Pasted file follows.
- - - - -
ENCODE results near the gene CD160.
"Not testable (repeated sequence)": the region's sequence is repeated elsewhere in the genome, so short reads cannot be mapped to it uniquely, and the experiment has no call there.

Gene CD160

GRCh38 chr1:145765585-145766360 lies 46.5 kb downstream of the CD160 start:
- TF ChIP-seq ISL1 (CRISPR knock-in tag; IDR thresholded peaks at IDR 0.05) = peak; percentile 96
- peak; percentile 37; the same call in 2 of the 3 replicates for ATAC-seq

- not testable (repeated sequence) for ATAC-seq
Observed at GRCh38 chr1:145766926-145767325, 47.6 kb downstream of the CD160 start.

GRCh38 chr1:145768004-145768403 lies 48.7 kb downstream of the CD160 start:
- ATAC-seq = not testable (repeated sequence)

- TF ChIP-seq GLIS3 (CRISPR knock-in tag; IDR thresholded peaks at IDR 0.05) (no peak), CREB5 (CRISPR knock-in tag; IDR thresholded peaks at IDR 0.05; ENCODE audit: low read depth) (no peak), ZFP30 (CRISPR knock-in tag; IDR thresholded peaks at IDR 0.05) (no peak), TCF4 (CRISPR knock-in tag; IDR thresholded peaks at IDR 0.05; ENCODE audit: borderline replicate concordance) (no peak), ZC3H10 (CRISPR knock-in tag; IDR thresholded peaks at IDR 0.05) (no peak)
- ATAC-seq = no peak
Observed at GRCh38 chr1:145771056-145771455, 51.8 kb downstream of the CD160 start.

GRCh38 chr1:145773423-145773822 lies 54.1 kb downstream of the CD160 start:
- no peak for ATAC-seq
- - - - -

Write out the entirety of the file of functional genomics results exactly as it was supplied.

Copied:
ENCODE results near the gene CD160.
"Not testable (repeated sequence)": the region's sequence is repeated elsewhere in the genome, so short reads cannot be mapped to it uniquely, and the experiment has no call there.

Gene CD160

GRCh38 chr1:145765585-145766360 lies 46.5 kb downstream of the CD160 start:
- TF ChIP-seq ISL1 (CRISPR knock-in tag; IDR thresholded peaks at IDR 0.05) = peak; percentile 96
- peak; percentile 37; the same call in 2 of the 3 replicates for ATAC-seq

- not testable (repeated sequence) for ATAC-seq
Observed at GRCh38 chr1:145766926-145767325, 47.6 kb downstream of the CD160 start.

GRCh38 chr1:145768004-145768403 lies 48.7 kb downstream of the CD160 start:
- ATAC-seq = not testable (repeated sequence)

- TF ChIP-seq GLIS3 (CRISPR knock-in tag; IDR thresholded peaks at IDR 0.05) (no peak), CREB5 (CRISPR knock-in tag; IDR thresholded peaks at IDR 0.05; ENCODE audit: low read depth) (no peak), ZFP30 (CRISPR knock-in tag; IDR thresholded peaks at IDR 0.05) (no peak), TCF4 (CRISPR knock-in tag; IDR thresholded peaks at IDR 0.05; ENCODE audit: borderline replicate concordance) (no peak), ZC3H10 (CRISPR knock-in tag; IDR thresholded peaks at IDR 0.05) (no peak)
- ATAC-seq = no peak
Observed at GRCh38 chr1:145771056-145771455, 51.8 kb downstream of the CD160 start.

GRCh38 chr1:145773423-145773822 lies 54.1 kb downstream of the CD160 start:
- no peak for ATAC-seq